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  • Envelope JAMA
    In virology, a protein covering that packages the virus's genetic information. The outer coat, or envelope, of HIV is composed of two layers of fatlike molecules, called lipids, taken from the membranes of human cells. Embedded in the envelope are numerous cellular proteins, as well as mushroom-shaped HIV proteins that protrude from the surface. Each mushroom is thought to consist of a cap made of four glycoprotein molecules called gp120 and a stem consisting of four gp41 molecules embedded in the envelope. The virus uses these proteins to attach to and infect cells. See also Glycoprotein; GP41; GP120; Lipid.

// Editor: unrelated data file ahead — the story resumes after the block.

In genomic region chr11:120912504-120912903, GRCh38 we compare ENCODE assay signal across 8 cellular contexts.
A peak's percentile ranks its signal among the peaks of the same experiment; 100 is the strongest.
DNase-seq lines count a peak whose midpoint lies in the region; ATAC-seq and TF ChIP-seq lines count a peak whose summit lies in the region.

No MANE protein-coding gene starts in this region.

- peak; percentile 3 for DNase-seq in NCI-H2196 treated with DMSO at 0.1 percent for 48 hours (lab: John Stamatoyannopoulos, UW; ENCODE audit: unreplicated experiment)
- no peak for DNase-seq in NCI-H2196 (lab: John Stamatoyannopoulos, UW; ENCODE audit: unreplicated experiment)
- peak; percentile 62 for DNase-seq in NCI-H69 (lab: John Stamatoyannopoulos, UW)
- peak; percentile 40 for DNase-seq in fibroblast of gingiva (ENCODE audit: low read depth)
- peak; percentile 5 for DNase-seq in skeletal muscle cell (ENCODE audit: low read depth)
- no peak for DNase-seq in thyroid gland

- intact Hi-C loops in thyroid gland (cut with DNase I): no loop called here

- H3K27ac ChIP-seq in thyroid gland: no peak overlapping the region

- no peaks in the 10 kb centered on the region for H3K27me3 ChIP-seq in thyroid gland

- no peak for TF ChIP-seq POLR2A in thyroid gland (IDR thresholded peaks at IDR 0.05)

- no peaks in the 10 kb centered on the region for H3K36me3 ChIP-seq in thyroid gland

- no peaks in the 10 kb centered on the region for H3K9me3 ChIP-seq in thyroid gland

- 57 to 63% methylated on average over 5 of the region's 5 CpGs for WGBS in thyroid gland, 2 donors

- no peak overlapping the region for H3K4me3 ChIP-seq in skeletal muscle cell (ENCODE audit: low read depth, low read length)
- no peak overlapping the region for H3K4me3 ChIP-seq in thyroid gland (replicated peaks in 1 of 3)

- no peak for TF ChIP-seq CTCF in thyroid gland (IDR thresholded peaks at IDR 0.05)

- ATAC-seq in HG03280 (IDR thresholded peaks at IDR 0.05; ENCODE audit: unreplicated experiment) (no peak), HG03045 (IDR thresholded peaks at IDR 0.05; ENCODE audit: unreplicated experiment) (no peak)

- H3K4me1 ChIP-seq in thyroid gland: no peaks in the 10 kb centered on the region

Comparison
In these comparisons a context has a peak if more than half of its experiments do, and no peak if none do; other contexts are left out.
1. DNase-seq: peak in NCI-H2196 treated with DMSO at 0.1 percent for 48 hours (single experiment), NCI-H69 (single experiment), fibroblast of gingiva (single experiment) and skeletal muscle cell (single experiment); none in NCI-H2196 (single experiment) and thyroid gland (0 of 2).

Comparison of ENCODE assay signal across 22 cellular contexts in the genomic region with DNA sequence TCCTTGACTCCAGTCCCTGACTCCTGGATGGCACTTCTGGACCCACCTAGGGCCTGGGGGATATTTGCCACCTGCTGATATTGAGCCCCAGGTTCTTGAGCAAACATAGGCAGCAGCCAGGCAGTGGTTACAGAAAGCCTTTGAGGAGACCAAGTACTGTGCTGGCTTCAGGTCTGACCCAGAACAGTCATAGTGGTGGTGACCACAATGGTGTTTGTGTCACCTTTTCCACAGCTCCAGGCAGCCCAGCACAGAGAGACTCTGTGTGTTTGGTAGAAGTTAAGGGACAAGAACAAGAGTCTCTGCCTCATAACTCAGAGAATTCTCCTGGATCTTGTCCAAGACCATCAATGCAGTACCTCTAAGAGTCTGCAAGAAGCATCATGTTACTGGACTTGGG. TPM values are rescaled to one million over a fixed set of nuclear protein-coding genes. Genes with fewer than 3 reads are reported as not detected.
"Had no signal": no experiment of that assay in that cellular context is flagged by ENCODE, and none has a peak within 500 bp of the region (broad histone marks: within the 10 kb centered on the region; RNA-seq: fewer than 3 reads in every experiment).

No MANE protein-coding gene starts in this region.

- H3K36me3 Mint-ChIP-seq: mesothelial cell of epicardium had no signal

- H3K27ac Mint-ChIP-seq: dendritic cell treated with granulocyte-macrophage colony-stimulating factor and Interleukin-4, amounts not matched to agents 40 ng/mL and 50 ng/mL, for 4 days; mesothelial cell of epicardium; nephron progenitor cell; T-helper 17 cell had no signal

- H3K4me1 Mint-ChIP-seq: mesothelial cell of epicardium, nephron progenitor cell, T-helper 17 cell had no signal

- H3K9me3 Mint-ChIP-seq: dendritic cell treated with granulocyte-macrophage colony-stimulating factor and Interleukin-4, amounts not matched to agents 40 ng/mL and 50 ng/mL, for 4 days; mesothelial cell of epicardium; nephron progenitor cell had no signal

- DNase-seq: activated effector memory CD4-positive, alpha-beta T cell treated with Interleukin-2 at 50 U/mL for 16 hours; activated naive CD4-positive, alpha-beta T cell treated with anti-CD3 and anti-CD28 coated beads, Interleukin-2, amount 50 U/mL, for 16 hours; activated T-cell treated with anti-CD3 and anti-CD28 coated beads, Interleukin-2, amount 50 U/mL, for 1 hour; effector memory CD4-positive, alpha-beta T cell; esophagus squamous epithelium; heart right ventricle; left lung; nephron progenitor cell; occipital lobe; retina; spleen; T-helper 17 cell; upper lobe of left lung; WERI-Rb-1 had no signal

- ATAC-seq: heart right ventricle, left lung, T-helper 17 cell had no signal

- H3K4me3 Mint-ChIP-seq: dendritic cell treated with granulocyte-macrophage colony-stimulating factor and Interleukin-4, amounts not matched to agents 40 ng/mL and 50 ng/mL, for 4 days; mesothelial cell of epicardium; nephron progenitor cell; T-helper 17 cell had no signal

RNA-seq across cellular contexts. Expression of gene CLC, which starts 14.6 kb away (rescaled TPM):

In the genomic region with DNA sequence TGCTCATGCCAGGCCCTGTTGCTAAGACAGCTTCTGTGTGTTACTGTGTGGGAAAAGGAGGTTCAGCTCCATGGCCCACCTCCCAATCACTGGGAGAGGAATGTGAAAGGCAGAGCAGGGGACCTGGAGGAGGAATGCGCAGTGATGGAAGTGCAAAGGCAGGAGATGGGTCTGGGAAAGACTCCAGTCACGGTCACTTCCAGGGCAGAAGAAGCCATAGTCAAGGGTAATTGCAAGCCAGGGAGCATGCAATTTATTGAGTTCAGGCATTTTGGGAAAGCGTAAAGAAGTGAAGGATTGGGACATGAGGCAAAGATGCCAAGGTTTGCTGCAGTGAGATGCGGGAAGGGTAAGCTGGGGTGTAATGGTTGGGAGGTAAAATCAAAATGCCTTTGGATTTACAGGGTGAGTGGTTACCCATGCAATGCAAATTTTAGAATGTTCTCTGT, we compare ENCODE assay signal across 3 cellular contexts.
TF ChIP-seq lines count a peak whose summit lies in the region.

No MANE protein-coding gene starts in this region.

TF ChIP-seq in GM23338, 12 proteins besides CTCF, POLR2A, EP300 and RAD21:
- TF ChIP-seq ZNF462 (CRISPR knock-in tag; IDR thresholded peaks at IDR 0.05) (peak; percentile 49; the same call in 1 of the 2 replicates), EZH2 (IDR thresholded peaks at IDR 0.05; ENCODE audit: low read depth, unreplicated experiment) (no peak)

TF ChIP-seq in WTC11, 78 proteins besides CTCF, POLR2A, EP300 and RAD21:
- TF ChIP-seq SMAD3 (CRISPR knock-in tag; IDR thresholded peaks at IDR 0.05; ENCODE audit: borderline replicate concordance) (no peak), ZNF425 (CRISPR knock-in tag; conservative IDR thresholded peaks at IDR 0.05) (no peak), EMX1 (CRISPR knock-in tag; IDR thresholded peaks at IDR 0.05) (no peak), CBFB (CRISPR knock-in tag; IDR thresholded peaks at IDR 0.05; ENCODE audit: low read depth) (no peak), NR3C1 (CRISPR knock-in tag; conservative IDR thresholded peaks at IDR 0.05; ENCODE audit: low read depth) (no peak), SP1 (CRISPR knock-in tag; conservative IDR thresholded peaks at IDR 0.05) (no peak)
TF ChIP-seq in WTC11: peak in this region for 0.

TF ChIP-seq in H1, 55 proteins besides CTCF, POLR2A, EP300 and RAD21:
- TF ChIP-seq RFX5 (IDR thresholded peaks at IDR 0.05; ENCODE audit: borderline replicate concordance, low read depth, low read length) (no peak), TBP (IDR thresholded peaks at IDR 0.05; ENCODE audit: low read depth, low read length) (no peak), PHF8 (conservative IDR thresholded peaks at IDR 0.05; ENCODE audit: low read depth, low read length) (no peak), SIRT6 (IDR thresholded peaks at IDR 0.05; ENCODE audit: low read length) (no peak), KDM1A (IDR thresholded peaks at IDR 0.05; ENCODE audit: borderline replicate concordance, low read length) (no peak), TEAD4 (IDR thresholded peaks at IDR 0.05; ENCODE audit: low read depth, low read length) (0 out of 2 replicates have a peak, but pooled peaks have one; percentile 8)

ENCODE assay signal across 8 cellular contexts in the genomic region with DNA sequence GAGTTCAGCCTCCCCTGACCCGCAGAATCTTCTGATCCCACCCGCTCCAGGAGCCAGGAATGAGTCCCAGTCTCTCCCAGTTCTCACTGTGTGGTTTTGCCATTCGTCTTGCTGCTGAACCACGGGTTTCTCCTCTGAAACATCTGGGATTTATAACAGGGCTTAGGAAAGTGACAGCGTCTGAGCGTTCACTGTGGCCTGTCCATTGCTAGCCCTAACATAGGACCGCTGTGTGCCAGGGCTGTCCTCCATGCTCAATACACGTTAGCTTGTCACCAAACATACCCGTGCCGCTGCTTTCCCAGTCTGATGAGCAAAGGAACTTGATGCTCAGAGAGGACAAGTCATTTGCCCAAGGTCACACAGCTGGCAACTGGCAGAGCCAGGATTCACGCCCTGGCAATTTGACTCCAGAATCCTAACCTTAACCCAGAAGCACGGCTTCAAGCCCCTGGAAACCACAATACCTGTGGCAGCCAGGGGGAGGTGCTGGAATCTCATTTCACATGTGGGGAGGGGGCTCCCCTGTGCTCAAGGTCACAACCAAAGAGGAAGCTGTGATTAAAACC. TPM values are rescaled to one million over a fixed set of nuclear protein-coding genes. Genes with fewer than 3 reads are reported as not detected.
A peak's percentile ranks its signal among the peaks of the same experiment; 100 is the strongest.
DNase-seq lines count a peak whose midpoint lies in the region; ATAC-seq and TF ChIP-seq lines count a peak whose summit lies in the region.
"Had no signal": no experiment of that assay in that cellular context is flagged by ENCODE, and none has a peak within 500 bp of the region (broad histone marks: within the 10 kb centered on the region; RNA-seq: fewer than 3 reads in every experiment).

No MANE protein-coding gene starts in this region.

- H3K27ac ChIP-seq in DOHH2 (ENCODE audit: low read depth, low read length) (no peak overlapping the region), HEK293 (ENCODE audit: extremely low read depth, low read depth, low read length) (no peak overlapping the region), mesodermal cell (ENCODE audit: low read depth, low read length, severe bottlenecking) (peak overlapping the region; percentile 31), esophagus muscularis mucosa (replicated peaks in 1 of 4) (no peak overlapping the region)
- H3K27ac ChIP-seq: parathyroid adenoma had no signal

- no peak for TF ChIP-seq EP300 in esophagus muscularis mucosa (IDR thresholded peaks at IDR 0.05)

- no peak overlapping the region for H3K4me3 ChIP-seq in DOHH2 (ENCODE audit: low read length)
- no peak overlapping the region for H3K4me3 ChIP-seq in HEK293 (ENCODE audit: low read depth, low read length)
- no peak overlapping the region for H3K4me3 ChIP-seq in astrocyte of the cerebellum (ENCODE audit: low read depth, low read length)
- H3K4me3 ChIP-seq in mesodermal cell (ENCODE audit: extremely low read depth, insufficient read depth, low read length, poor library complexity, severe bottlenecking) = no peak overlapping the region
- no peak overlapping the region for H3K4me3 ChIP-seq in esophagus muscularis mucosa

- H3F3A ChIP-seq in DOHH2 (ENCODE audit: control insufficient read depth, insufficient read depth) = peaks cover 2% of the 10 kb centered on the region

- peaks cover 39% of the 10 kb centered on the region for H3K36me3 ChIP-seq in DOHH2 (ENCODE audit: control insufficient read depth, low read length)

• Envelope: SFAF
    the outer covering of a virus. The HIV envelope contains spikes and is composed of 2 protein subunits -- gp120 and gp41 -- encoded by the env gene. The glycoprotein gp120 attaches itself to the CD4 surface protein, allowing HIV to infect certain cells.

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